Travelling in Cambodia: Where to Go for an Active Break on a Budget
Cambodia is gradually getting back on its feet and receiving an increasing amount of positive press as a tourist destination. Home to Angkor Wat, one of the seven wonders of the world, and a detailed account of the country’s troubled past at the Tuol Sleng Genocide Museum, many people visit the country for the culture and history available. But travellers seeking a more healthy holiday lifestyle will not be disappointed either. Cambodia offers plenty of options for eating well and staying active, and fortunately, unlike other Southeast Asian travel destinations, Cambodia has not begun to brand itself as an ‘adventure’ or ‘retreat’ destination, so a health conscious travel doesn’t have to mean huge additional costs. Read on to discover where to go in Cambodia to stay active and stay on budget.
Before You Go
Eating healthily is easy in Cambodia. National dishes combine rice, steamed or raw vegetables, and tend to be protein rich. Seafood is popular in the south, and elsewhere fresh water fish is very common and comes fresh, salted, smoked, or made into fish sauce and paste. Cambodia has a strong agricultural industry with an increasing focus on producing organic goods without pesticides and chemicals; making fresh fruit and vegetables even healthier. Budget wise, always opt for local restaurants and look out for charity food kitchens, which operate in many towns to teach culinary skills to young Cambodians and provide them with an opportunity to work.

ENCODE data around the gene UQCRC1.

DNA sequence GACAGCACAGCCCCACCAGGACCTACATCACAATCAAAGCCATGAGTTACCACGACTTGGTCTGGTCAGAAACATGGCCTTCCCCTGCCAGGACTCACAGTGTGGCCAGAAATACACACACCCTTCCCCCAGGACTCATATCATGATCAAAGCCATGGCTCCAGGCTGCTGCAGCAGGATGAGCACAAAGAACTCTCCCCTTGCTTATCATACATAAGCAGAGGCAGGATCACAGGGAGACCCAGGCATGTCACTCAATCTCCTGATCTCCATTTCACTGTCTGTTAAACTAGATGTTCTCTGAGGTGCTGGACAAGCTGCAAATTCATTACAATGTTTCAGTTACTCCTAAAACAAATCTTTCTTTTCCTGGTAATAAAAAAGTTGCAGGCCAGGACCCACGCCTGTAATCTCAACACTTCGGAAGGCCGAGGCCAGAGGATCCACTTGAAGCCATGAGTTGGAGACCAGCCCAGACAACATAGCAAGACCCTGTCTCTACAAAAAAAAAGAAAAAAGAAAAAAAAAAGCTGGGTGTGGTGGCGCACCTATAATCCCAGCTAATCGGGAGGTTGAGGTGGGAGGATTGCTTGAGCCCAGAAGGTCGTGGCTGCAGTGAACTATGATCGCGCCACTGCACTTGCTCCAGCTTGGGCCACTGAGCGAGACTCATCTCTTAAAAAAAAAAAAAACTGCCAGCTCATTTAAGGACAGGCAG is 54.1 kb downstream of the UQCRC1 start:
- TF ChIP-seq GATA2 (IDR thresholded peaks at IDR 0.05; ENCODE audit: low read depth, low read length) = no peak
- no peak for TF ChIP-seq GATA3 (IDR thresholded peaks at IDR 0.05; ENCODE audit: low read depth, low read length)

Active holidays in Cambodia are very weather dependent. During the wet season, trekking and biking might well be impossible because heavy rain and flooding make routes impassable. Many tour operators and activity organizers are only open during the dry season, which tends to be from May or June until the end of October.
For the budget conscious, Cambodia can be a very cheap country to travel around because most areas are connected by well organized and well established bus routes. Cambodia’s roads have had a fair share of bad press from online forums, but these days, due to regular repairs to the pot-holed passes and increasing competition between bus companies, unfortunate incidents are becoming much less frequent. For travel at your destination, private taxis and tuk-tuks are easy to find and relatively cheap, but cycling is recommended wherever possible because it is better exercise and because it allows more time to take in the natural landscape at no additional cost.
Staying Active When You Get There
Cycling in Siem Reap
Host town to Angkor Wat and the surrounding temple complex, most people visit this area exclusively for the temples. For a great start to the day, get lots of sleep, stock up on water and then cycle out to the temples before sunrise to appreciate their beauty and mystery at daybreak. The closest part of the temple complex is located approximately three kilometers from the centre of Siem Reap, but keen cyclists can easy cover over 50 kilometers in a day cycling between temples. Bikes can be hired for about three dollars per day from many hostels and hotels, or the bike hire shops dotted around the town centre. For more challenging cycle options around Siem Reap, join one of local guide, Chai’s off-road tours for a chance to explore the surrounding jungle areas, forest, rice paddies and small villages with active markets.